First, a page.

Sean Kelly:
 Otherwise, something like this should work:
 void debugln_(...) { /* forward to writefln */ }
 alias pure void function(...) SomeFn;
 SomeFn debugln = cast(pure SomeFn) &debugln_;

I think you have written a static cast from the function pointer of an impure function to a function pointer of a pure function. I kind of hope the compiler will forbid a cast like that, I think it may give troubles :-) This topic makes me more and more amused as time passes :-) Bye, bearophile
Sep 29 2008
next sibling parent Sean Kelly <sean invisibleduck.org> writes:
== Quote from bearophile (bearophileHUGS lycos.com)'s article
 Sean Kelly:
 Otherwise, something like this should work:
 void debugln_(...) { /* forward to writefln */ }
 alias pure void function(...) SomeFn;
 SomeFn debugln = cast(pure SomeFn) &debugln_;


troubles :-) The compiler allows one to add "invariant" with a cast, so why not "pure?" Casting is basically a sledgehammer emblazoned with the label "trust me, I know what I'm doing." Sean
Sep 29 2008
prev sibling parent reply BCS <ao pathlink.com> writes:
Reply to bearophile,

 Sean Kelly:
 
 Otherwise, something like this should work:
 void debugln_(...) { /* forward to writefln */ }
 alias pure void function(...) SomeFn;
 SomeFn debugln = cast(pure SomeFn) &debugln_;

impure function to a function pointer of a pure function. I kind of hope the compiler will forbid a cast like that, I think it may give troubles :-) This topic makes me more and more amused as time passes :-) Bye, bearophile

To forbid such a cast, you would need to forbid pointers to pure functions. You can subvert the type system with unions if nothing else and for something like pure, there is no point in limiting casts if there are ways around it. union Cast (R, T...) { R function(T) nonPure; pure R function(T) pure; }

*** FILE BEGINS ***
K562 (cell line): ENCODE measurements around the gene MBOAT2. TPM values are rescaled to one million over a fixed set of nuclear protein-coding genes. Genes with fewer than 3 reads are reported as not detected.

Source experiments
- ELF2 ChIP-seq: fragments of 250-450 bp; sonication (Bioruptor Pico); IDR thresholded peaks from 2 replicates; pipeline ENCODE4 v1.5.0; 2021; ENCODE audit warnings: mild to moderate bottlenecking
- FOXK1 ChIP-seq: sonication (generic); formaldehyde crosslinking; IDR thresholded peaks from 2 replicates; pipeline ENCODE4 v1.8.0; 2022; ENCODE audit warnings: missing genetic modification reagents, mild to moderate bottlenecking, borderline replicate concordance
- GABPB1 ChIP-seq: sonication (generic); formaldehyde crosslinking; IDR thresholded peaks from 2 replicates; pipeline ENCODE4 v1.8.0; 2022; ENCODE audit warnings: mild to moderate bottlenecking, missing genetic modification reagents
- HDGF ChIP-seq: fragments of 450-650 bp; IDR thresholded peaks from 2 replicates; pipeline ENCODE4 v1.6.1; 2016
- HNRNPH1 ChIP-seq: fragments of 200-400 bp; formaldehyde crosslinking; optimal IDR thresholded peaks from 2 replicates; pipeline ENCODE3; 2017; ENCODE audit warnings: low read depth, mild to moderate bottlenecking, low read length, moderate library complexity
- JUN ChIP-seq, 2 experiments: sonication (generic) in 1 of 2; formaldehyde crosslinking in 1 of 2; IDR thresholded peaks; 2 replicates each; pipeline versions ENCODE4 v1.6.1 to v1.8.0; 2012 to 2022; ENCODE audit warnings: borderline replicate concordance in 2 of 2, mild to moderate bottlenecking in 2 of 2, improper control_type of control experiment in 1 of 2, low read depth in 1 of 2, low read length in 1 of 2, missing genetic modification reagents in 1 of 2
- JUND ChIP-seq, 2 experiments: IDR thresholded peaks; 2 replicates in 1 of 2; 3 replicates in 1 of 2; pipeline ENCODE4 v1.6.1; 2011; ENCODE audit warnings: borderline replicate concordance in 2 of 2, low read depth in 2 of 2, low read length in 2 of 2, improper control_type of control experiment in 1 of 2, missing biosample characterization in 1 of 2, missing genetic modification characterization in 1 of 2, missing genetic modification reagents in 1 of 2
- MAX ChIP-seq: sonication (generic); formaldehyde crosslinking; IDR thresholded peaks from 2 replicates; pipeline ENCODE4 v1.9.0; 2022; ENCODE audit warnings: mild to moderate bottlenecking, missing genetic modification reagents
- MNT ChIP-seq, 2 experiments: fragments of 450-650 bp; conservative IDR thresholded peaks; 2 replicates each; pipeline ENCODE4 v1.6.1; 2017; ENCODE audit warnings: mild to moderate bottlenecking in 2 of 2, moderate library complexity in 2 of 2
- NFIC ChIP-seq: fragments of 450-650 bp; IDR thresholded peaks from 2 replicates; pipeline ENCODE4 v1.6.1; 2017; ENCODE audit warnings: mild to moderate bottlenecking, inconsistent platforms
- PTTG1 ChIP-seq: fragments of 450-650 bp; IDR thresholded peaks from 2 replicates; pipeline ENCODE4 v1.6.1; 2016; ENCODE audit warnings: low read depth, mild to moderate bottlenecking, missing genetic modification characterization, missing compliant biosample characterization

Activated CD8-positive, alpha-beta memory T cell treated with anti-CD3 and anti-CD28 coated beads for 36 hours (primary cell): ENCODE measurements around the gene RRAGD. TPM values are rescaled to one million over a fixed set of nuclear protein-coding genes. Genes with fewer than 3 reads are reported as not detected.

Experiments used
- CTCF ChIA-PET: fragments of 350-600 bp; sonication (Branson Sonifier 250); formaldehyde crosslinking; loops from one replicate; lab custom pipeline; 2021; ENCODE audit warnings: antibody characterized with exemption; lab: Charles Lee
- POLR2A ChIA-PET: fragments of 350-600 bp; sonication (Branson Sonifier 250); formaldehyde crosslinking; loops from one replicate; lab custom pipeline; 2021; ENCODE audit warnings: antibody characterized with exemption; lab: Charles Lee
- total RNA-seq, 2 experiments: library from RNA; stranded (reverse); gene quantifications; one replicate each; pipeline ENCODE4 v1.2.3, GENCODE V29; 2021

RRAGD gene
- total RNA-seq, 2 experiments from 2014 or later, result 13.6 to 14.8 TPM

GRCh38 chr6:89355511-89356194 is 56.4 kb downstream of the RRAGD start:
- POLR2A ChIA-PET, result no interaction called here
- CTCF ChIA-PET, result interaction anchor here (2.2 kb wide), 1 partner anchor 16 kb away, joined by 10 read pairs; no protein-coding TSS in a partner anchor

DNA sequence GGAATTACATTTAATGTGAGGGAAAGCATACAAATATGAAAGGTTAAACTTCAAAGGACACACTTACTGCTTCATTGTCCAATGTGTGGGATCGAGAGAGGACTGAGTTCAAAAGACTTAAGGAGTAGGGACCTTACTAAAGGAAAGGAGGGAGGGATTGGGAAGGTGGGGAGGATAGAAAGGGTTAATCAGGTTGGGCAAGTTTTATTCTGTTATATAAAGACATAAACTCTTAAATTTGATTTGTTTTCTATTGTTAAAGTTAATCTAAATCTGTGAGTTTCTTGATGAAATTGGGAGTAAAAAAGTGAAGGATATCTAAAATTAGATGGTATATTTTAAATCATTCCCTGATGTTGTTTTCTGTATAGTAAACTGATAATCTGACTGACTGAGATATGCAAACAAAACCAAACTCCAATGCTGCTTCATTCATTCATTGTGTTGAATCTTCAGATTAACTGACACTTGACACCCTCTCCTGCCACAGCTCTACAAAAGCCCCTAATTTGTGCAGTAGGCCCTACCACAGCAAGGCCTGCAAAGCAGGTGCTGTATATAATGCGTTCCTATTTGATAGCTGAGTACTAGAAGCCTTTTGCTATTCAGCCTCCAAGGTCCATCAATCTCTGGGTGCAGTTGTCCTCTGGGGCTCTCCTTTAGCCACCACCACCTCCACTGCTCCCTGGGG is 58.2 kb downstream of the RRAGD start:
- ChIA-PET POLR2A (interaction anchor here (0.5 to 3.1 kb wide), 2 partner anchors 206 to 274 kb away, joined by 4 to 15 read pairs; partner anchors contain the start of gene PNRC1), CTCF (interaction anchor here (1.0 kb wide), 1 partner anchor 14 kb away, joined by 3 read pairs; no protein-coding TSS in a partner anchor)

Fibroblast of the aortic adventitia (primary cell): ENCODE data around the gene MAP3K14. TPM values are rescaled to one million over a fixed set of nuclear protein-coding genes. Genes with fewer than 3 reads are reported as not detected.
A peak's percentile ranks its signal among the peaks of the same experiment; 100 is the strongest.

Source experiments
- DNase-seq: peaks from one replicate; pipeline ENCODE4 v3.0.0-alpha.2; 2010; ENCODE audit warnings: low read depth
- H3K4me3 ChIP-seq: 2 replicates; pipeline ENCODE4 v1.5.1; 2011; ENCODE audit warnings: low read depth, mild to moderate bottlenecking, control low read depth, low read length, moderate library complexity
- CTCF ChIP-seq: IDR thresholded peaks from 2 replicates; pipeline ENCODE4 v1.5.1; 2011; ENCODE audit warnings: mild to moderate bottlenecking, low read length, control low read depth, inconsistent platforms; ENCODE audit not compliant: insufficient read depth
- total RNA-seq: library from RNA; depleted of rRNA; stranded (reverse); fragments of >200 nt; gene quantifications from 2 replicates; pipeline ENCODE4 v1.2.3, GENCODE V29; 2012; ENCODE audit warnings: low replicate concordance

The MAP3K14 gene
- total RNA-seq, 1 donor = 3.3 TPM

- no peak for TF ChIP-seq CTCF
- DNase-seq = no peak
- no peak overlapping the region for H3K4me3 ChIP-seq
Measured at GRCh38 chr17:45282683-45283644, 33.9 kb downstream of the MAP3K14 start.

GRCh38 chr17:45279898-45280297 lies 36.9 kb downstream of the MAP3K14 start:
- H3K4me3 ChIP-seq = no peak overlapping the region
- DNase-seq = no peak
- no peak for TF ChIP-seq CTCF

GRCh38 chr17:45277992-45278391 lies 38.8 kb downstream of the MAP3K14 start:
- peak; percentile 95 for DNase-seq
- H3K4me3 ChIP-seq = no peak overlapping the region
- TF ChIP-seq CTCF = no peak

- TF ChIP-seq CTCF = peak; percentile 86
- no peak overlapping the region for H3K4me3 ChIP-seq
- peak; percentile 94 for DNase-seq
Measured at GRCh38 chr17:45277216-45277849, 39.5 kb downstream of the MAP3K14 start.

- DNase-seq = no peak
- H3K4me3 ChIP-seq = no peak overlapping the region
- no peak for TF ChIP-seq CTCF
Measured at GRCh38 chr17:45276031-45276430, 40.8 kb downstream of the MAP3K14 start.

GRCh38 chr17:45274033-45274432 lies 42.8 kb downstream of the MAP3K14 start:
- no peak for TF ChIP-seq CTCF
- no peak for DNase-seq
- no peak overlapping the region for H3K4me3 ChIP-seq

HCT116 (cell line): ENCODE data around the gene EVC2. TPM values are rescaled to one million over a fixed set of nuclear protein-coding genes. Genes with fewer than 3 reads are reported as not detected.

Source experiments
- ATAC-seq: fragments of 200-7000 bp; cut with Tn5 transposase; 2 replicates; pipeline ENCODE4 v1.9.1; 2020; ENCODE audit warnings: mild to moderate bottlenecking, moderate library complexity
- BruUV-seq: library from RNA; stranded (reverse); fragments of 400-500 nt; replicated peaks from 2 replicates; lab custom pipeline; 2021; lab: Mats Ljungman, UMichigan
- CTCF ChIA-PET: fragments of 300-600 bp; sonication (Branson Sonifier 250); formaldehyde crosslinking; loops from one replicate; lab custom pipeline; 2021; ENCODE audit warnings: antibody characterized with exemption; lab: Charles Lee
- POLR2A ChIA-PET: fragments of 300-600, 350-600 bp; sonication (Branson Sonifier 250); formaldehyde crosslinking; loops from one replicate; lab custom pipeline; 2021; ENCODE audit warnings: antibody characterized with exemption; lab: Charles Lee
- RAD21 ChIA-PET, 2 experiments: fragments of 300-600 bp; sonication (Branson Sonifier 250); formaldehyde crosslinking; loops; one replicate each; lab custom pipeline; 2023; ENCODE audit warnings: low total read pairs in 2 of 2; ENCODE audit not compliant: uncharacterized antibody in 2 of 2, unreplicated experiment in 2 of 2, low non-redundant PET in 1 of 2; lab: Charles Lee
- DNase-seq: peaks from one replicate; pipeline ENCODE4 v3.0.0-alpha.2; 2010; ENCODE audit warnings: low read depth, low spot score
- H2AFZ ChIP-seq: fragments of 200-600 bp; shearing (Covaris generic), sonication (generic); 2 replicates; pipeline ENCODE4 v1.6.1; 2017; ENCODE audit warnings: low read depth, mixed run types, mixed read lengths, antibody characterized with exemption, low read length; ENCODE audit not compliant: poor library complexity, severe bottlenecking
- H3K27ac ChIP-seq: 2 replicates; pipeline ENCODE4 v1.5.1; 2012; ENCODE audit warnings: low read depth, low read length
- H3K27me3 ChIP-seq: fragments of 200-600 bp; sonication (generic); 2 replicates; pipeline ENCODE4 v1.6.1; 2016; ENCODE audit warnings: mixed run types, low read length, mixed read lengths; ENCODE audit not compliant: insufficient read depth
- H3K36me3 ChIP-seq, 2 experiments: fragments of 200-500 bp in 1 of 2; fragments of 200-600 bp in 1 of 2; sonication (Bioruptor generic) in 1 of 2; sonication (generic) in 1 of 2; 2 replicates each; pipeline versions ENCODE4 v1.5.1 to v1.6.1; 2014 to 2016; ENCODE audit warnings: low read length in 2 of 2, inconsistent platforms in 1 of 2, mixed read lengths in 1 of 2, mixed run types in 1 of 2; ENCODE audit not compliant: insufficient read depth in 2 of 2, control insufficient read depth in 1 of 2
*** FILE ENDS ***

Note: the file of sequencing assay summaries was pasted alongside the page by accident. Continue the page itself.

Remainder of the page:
Sep 29 2008
parent reply bearophile <bearophileHUGS lycos.com> writes:
BCS:
 To forbid such a cast, you would need to forbid pointers to pure functions. 
 You can subvert the type system with unions if nothing else and for something 
 like pure, there is no point in limiting casts if there are ways around it.

If it turns out that casting impure => pure is very dangerous (and I don't know yet how much dangerous it can be), then it may be useful anyway to forbid the simple impure => pure cast, forcing the programmers to perform that cast with a union. So it becomes a way to tell the programmer that operation is very discouraged :-) Bye, bearophile
Sep 29 2008
parent BCS <ao pathlink.com> writes:
Reply to bearophile,

 BCS:
 
 To forbid such a cast, you would need to forbid pointers to pure
 functions. You can subvert the type system with unions if nothing
 else and for something like pure, there is no point in limiting casts
 if there are ways around it.
 

don't know yet how much dangerous it can be), then it may be useful anyway to forbid the simple impure => pure cast, forcing the programmers to perform that cast with a union. So it becomes a way to tell the programmer that operation is very discouraged :-) Bye, bearophile

If the correct way is to use a cast, you can grep for it, if you need to use a union, it will be extremely hard to find such casts. Thus the reason to allow the cast or make it totally impossible.
Sep 29 2008
prev sibling next sibling parent reply Michel Fortin <michel.fortin michelf.com> writes:
On 2008-09-27 02:07:59 -0400, Walter Bright <newshound1 digitalmars.com> said: